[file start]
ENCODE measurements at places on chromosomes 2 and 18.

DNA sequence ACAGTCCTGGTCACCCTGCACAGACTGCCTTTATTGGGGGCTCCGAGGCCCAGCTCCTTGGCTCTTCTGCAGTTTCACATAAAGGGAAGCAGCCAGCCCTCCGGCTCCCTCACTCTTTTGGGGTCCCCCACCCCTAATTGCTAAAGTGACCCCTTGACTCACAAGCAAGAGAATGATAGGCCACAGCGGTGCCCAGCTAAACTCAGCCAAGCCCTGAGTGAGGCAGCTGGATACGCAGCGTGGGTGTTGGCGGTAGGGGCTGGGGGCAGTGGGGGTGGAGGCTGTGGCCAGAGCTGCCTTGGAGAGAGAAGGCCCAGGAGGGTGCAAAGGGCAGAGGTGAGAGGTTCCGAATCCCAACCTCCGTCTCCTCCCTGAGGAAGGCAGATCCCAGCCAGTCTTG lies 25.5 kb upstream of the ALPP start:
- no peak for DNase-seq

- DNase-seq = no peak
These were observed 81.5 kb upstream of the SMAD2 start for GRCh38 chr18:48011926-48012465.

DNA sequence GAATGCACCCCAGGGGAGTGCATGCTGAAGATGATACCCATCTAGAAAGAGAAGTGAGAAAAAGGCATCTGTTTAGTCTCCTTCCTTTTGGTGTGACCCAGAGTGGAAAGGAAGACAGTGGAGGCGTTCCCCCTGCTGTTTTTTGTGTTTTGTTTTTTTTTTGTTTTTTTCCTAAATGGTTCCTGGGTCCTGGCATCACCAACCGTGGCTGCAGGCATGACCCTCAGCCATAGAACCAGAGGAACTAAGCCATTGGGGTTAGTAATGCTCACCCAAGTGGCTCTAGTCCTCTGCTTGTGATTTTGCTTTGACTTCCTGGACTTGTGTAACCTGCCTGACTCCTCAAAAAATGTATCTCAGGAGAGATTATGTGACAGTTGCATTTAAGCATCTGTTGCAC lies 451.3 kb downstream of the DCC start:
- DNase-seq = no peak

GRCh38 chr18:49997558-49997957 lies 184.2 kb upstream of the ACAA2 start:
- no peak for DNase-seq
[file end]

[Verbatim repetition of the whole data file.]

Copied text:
ENCODE measurements at places on chromosomes 2 and 18.

DNA sequence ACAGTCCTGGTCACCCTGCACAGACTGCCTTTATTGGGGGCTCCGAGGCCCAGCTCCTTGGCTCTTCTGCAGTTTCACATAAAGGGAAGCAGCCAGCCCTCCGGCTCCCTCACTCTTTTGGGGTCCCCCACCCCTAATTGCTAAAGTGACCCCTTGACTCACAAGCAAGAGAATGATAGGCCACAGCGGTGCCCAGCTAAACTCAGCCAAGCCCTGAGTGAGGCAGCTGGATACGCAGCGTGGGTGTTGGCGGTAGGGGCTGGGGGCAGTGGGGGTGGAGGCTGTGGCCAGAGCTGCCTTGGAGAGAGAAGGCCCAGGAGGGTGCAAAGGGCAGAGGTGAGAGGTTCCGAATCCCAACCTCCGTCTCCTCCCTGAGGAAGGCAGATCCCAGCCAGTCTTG lies 25.5 kb upstream of the ALPP start:
- no peak for DNase-seq

- DNase-seq = no peak
These were observed 81.5 kb upstream of the SMAD2 start for GRCh38 chr18:48011926-48012465.

DNA sequence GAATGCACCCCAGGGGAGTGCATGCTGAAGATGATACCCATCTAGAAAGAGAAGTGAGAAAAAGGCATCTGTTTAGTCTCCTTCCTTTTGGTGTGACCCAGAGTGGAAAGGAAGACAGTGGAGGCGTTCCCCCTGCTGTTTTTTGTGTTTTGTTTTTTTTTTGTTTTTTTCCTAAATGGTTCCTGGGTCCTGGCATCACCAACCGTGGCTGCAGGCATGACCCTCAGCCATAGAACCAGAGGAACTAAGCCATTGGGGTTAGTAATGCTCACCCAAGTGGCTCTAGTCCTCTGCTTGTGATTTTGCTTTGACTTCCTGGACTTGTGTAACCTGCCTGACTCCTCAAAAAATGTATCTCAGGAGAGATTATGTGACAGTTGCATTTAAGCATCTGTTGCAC lies 451.3 kb downstream of the DCC start:
- DNase-seq = no peak

GRCh38 chr18:49997558-49997957 lies 184.2 kb upstream of the ACAA2 start:
- no peak for DNase-seq